Cam contacts 1 and 2 of CM3 (FIGURE 5) now break, releasing coil and bar 20 on crossbar switch, but crosspoint SC25 is still held by energized coil H85. Carri CM4 now makes contacts 1 and 2 and thereby supplies power through wire B+ to switch G86 and flows through contacts 3 and 4 and through contacts 1 and 2 of switch G87 and energizes relay Z21 thereby causing contacts 1 and 2 to break and contacts 2 and 3 to make contacts 4 and 5 to make and contacts 6 and 7 to make. Power flowing through contacts 4 and 5 cause power to flow through the coil of Z21 after cam contacts 1 and 2 break. Power a through 1 and 2 keeping relay Z22 energized. Power fiows from wire B+4 through contacts 3 and 4 to Wire SA4 to wiper arm D1 of stepping switch 824. In turn power is supplied through point 5 of stepping switch SZ4 into cable AC4 and actuates coil H815 and moves bar 5 which causes crosspoint UC05 to close and supply output to rack V5 in FIGURE 8. It should be appreciated that in FIG. 8 the rack contacts such as UC05 are in series with their section contact such as SO25. Thus, if ten racks are associated with the given section, there will be ten contacts designated UC01 to UC10. The section contacts are in parallel permitting the same ohm meter to be used by all sections and racks.

' As each of the preceding crossbar actions takes place the read-out lights in FIGURE 3 are caused to relight and display where the crossbar switches are aligned. This operation is necessary to assure that the unit is not operating incorrectly and if it is, the operator will be able to tell this since the numbers originally dialed into the machine are not displayed as they should be.

This action takes place as follows: As the first digit is placed into the crossbar, the coil that a-ctuates said bar also actuates a set of contacts. This is shown in FIGURES 6 and 7. In this case the first digit 2 actuates coil VS2 and contacts A2 and B2 (of HCBI and HCB2) in FIGURE 6. Contact assembly HCB2 is supplied power from wire A1 connected to relay 21 and contacts 1 and 2 in FIGURE 5 to B+6. This power flows through contact B2 and into relay Z11 closing contacts 1 and 2 and 3 and 4. Contacts 3 and 4 supply power through wire B+ into cable BC1 and into read-out device 1 which now displays the digit 2. Digit 5 which is the next number entered into the crossbar activates contacts 58 (FIGURE 7) and causes power to flow through wire B+8 (FIGURE 7) through contacts 5B into cable RC2 and thence int-o read-out device 2 which displays the digit 5.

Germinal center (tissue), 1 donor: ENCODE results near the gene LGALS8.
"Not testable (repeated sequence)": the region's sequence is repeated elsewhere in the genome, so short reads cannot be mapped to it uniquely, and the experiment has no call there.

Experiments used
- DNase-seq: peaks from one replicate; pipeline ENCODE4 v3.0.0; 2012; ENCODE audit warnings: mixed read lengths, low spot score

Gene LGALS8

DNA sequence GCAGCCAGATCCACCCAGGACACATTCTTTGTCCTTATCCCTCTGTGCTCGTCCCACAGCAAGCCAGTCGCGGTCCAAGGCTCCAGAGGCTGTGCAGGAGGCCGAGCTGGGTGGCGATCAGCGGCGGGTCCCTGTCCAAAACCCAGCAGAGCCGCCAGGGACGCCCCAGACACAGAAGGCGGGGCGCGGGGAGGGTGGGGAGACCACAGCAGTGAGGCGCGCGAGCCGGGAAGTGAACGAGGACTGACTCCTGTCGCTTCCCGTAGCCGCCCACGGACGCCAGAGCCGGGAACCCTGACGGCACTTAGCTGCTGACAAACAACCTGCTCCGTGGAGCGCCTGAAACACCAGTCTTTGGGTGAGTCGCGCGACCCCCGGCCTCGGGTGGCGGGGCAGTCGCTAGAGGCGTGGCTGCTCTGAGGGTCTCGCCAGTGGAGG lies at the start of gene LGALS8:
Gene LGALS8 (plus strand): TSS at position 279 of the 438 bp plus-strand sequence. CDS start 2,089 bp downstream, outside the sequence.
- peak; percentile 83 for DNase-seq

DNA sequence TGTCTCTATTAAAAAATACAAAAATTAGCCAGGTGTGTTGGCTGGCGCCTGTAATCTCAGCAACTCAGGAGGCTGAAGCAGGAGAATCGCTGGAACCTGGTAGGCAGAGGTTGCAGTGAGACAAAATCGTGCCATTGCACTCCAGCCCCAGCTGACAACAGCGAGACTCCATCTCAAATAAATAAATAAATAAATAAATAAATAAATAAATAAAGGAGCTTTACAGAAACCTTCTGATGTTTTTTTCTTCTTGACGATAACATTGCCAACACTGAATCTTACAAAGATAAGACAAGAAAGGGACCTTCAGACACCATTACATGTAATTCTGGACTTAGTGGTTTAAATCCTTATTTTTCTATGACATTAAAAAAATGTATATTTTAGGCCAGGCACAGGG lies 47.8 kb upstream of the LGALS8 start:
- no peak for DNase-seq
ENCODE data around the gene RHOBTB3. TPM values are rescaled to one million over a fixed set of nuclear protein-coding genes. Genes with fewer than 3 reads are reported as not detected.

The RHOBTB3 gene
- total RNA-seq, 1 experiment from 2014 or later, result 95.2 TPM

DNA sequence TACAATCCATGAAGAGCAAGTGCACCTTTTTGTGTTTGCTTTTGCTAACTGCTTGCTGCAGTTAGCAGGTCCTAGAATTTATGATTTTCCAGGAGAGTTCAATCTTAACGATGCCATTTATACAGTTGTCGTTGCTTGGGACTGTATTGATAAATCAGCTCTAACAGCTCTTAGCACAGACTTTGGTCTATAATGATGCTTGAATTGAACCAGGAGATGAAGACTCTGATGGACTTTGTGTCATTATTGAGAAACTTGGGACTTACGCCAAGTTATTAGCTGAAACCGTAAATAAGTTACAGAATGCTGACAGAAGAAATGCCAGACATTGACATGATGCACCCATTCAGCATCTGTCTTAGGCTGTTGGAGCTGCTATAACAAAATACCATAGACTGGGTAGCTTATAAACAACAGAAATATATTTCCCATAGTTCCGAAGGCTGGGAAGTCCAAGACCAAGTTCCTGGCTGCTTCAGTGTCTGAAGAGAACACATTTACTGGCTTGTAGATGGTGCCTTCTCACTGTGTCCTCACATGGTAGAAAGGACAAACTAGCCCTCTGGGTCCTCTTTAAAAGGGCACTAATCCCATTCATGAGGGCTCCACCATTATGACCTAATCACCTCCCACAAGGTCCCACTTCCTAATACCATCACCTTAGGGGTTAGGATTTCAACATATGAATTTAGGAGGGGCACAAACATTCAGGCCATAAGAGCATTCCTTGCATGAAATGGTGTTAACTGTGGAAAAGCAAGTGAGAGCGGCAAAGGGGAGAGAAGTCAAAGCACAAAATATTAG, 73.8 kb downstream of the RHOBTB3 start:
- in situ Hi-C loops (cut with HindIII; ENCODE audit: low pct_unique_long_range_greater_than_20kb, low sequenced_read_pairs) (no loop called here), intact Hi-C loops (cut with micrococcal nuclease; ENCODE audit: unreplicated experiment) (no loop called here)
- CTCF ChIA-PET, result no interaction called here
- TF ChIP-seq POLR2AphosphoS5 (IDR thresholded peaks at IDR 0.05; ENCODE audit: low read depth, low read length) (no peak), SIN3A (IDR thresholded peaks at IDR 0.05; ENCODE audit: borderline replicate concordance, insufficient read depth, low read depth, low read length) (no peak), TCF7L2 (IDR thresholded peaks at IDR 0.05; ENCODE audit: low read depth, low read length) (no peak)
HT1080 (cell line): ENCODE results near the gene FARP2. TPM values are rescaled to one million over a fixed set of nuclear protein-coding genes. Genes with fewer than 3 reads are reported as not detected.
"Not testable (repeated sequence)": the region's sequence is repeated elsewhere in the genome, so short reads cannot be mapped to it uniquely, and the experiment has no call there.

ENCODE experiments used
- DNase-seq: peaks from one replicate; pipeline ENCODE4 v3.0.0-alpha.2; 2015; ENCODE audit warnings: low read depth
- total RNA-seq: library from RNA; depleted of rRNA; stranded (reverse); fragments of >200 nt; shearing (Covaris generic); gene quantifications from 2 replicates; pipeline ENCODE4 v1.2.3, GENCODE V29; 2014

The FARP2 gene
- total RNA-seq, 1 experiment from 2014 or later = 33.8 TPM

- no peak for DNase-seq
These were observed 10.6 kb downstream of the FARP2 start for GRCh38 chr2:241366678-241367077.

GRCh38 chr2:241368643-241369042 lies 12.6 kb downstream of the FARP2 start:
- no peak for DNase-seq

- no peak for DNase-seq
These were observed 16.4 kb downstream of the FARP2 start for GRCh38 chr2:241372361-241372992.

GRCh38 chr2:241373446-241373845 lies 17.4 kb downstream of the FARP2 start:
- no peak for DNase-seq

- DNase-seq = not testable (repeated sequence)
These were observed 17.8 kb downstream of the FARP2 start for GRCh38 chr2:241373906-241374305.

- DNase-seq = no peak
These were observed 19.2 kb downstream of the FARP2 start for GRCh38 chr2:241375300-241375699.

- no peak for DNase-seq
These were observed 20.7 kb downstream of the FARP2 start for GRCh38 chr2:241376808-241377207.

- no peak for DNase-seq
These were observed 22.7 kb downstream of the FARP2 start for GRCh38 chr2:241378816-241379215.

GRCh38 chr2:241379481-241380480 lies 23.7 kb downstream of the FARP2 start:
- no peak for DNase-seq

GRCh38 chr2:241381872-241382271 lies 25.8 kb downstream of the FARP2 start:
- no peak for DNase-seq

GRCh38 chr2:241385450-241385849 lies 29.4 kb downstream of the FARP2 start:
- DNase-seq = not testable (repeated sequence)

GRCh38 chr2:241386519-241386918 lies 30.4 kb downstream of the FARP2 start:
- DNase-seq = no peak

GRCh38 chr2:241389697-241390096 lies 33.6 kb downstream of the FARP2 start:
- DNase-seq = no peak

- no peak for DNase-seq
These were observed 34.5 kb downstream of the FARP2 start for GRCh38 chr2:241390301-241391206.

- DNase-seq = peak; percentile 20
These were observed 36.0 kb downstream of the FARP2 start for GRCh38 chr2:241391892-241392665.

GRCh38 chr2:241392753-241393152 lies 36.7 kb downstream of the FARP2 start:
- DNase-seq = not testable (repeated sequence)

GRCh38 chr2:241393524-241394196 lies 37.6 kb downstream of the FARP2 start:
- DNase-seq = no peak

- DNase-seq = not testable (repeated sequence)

As the third digit is to be entered into the machine cam CM4 causes relay Z21 to break contacts 1 and 2 and make 2 and 3. This cuts power ofi of contact assembly HCB2 and places power through A2 into contact assembly HCBI. Power now flows through digit on HCBl into cable BC3 and thereon into read-out device 3 which displays digit 0. The last digit is entered into the machine and causes power to flow through wire B25 in FIGURE 7 into contacts and into cable BC4 which supplies power to read-out device 4 which now displays the digit 5.

It must be noted that the action of entering the number into the crossbar, the actuation of the bar and the display of the read-out devices all take place at one time for each digit.

Push button switches G86 and GS7 are included in FIG. 5 for reset purposes. Switch GS7 resets only the hundreds and units digits such as 05 in the address 2505. Frequently the section 25 remains the same, but various racks as 01, 05, 08, etc. are likely to be interrogated in sequence. Thus, the operator need only reset G87 and dial the last two digits. On the other hand, reset switch GS6 resets all four digits to clear the machine for interrogating a new section and rack. From the circuitry as explained, the release or reset buttons release the select and hold relays of the cross-bar switch.

In FIGURES 9a-9d the racks and the indicating means whereby it can be determined if an item is hanging on a rack or if that rackis empty. The units on the rack are designated by the use of a resistance value (R1 to R5 FIGURE 9a). When an item is hung on the rack, button UN4 is pushed down and a resistance R4 is connected in series with the line T1, T2. Each section of the rack (each rack is designed to hold 100 units) is equipped with a button aifair as shown by HL1 in FIGURE 9d. The top section being a button, the middle section a resistance value and the bottom section a free path for current. As the rack is filled, pressure is applied by the hanger and weight of the unit on the hanger to the button which depresses the button throwing a resistance in series with the line. If each button is equipped with a 10 ohm resistance, should fifty items be on the rack the ohm meter read-out would register 500 ohms (see FIGURE 8). This value would be run through an analog-to-digital converter and the digit number 50 could be displayed on a read-out device. In reality an ohm meter is one form of analogue to digital converter and as such in the present invention will provide suitable visual read-out. However, is is obvious that any conventional analogue to digital converter with or without print-out arrangement could be included in this circuit to convert resistance value to a printed numerical value.